Little Village residents will have to wait another month to learn additional details about a watchdog report that recommended a firing and disciplinary actions related to the coal plant implosion debacle that left the West Side community blanketed in dust last year.
City officials will not release the report, saying Chicago’s municipal law related to such investigations will not allow it, though the City Council member who represents the area disputes the assertion.
In October, the Sun-Times reported that the city’s outgoing inspector general had completed an investigation that found three city officials should be disciplined, including a possible firing, for the 2020 Easter weekend implosion of an almost 400-foot chimney at the Crawford Generating Station that crashed to the ground and created a massive dust cloud coating homes, lawns, cars and other property.
In a statement to the Sun-Times, Mayor Lori Lightfoot’s Administration said that an investigation into actions by city public health and buildings officials will be summarized in a report from the inspector general next month. A full report will not be released by City Hall, officials said, citing what they say is guidance from Chicago municipal code.
The city can make an inspector general report public if it contains “sustained findings” of conduct that either “is associated with a death” or “is or may be a felony as defined in the Illinois Criminal Code and is of a compelling public interest,” according to a municipal code citation provided by the city.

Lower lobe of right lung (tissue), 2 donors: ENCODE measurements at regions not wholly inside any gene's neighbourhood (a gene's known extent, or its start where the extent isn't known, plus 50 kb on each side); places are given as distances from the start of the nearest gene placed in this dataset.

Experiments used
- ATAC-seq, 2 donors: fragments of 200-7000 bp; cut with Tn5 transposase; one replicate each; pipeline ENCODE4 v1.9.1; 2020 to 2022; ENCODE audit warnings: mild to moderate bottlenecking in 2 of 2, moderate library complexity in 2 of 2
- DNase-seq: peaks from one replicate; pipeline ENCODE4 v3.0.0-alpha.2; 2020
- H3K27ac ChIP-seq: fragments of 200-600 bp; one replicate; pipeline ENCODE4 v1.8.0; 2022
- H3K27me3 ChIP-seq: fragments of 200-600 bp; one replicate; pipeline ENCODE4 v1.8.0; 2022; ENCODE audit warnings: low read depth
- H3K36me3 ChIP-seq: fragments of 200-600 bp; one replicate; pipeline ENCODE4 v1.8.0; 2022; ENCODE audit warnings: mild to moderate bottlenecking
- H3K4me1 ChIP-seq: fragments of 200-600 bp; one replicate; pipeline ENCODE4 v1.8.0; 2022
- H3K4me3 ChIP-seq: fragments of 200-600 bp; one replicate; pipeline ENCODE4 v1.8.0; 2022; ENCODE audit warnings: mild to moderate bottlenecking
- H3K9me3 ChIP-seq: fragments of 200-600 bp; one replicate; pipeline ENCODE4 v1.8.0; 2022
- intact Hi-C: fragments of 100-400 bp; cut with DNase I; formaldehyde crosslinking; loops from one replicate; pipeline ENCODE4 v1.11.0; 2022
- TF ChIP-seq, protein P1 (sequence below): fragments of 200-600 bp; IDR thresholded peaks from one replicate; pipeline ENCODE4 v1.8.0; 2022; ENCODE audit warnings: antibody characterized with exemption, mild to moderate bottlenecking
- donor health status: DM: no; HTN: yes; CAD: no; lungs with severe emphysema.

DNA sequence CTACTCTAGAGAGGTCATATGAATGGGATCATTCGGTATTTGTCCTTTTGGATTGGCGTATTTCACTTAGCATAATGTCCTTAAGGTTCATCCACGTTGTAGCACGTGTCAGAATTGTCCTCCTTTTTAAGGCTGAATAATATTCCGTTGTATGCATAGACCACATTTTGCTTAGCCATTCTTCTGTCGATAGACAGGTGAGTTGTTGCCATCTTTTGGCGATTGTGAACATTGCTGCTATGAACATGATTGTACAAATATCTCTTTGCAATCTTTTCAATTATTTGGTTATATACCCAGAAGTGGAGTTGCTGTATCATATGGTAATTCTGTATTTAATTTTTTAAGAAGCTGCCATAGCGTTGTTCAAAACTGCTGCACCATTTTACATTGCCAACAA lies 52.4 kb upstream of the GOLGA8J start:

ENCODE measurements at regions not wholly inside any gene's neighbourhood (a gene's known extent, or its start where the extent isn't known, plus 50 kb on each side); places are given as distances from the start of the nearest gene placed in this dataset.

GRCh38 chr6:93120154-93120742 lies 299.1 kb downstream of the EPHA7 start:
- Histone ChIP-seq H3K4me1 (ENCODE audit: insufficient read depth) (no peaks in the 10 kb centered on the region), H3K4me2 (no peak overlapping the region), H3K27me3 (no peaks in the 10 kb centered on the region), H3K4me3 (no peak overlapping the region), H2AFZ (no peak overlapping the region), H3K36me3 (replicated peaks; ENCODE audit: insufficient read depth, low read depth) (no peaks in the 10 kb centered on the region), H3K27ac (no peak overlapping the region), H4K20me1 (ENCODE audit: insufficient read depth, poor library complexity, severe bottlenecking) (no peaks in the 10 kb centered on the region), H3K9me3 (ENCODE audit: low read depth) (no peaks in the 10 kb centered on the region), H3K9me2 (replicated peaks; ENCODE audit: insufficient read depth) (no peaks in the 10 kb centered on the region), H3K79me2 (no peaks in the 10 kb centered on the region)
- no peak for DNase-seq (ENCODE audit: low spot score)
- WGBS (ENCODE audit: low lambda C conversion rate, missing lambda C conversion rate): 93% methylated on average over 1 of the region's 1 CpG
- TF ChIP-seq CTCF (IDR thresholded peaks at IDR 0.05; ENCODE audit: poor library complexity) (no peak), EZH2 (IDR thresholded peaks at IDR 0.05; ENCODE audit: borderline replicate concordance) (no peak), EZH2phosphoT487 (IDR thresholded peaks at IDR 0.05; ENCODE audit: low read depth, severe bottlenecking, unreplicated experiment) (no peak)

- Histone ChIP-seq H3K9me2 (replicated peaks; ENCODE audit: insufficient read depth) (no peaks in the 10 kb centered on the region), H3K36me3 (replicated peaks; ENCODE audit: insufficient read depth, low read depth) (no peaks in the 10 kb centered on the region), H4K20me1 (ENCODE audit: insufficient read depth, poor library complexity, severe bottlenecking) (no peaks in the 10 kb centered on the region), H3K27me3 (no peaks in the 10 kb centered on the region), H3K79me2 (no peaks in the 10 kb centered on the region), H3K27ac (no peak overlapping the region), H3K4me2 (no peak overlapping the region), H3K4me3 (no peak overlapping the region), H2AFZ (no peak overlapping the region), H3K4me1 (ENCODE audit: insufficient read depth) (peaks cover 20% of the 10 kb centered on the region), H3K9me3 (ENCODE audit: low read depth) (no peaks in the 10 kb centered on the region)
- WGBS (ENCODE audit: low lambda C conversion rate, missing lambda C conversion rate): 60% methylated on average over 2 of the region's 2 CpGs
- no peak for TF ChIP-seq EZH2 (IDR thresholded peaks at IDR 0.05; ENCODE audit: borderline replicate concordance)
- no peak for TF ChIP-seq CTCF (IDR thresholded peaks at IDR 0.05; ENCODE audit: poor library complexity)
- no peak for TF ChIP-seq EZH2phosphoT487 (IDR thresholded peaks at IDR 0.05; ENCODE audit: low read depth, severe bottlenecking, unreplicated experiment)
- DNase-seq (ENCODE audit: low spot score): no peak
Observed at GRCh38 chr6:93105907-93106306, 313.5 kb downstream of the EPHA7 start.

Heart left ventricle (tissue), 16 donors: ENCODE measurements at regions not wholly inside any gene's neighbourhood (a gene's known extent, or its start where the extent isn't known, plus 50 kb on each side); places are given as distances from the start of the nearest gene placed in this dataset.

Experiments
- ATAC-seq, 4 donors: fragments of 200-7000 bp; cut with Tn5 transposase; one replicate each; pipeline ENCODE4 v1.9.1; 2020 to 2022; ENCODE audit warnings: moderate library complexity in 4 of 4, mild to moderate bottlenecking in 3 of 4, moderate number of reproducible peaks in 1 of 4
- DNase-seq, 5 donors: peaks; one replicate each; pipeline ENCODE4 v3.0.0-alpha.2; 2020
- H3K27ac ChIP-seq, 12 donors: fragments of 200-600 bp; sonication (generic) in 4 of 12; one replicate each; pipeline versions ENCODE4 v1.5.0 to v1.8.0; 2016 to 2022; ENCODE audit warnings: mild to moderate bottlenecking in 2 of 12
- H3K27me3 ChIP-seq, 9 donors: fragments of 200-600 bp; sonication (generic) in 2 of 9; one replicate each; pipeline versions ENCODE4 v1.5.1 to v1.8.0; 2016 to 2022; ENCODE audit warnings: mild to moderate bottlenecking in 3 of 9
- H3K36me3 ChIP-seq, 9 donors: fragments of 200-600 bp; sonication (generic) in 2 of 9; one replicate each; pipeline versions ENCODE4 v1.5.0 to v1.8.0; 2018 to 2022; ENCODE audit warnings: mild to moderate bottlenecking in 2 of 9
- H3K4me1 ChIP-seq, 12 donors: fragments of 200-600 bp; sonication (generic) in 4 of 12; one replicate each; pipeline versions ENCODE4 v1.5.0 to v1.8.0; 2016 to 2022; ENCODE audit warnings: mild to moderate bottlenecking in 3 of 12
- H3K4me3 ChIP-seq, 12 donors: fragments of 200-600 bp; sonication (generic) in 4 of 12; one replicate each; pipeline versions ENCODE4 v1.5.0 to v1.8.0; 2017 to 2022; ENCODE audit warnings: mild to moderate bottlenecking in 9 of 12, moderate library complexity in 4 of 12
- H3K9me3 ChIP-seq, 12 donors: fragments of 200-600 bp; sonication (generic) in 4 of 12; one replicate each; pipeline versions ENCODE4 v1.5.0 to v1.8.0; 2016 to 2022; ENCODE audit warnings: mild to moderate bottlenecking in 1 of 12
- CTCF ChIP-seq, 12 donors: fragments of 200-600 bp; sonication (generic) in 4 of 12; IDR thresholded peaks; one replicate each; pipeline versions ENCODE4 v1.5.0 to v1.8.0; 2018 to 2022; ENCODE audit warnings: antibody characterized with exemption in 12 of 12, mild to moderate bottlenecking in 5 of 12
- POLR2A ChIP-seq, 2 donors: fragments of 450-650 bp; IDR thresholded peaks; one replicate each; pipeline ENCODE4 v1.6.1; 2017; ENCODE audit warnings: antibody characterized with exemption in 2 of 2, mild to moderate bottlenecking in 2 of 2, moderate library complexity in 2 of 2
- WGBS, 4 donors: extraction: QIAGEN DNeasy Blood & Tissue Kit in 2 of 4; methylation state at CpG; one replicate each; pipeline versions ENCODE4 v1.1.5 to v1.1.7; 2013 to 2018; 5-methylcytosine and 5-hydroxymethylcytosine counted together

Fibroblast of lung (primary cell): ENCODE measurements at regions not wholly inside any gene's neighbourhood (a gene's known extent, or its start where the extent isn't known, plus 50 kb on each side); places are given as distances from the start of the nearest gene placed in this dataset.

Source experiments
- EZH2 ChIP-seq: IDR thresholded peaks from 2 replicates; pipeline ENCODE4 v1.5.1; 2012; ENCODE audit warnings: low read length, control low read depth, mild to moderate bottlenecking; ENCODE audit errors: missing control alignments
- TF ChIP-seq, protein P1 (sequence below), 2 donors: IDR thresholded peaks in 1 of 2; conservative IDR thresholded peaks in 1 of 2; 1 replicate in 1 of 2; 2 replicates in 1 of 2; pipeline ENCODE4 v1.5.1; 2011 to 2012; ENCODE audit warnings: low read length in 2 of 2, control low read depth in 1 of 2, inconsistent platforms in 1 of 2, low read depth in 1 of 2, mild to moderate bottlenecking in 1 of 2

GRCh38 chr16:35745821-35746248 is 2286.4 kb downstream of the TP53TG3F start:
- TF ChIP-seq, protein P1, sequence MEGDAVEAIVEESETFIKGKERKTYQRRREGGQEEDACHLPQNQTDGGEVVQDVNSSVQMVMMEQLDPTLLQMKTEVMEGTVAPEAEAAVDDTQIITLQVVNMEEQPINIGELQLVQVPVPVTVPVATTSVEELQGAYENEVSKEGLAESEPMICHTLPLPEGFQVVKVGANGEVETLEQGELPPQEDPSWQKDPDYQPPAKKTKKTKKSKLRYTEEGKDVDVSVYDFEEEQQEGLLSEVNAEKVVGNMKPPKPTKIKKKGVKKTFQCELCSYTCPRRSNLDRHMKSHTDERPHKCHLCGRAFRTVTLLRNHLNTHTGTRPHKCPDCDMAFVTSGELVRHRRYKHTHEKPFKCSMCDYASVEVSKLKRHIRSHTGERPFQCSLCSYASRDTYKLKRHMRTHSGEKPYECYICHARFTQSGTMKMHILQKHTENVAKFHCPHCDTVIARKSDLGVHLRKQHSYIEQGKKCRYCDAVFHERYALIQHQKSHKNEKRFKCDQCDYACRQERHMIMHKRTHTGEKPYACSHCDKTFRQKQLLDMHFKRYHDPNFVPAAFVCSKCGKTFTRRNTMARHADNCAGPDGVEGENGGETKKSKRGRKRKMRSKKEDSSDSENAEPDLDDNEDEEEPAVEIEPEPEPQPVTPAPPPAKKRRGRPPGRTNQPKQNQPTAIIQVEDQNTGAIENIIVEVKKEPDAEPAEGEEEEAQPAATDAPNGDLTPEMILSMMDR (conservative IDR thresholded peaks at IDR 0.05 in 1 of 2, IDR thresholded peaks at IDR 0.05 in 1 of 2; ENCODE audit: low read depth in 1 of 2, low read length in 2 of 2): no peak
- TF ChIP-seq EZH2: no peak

“The current case does not meet the limited circumstances which authorize release,” a city statement said.
But Ald. Michael Rodriguez (22nd), who has called on Lightfoot to release the report said he’s been told there is a legal argument for the mayor to release it.
“I stick to my statement from before,” Rodriguez said, adding that he spoke with an attorney knowledgeable of the situation who “has a different opinion” than the city’s interpretation.
Last month, after previously sending a letter to the mayor, Rodriguez said the report must “be released so we can understand more thoroughly the circumstances leading up to this event and if there was negligence on behalf of the city departments or workers in this process.”
The buildings and health departments were involved in the city’s planning for the demolition and implosion, which was being done to make way for a 1 million square foot warehouse development opposed by a number of community members. That warehouse, built by Hilco Redevelopment Partners, is now leased to retailer Target.
Outgoing Inspector General Joe Ferguson made a brief mention of the Little Village investigation in his final report in October. In that document, he said that the city had received the results of his office’s investigation and that two buildings department officials should be disciplined and a city public health official should receive “discipline up to and including discharge.”
A community activist said she was disappointed by the city’s lack of transparency on the matter.
“It just continues to be the same — more disrespect to the neighborhood,” said Kim Wasserman, executive director of Little Village Environmental Justice Organization.
Brett Chase’s reporting on the environment and public health is made possible by a grant from The Chicago Community Trust.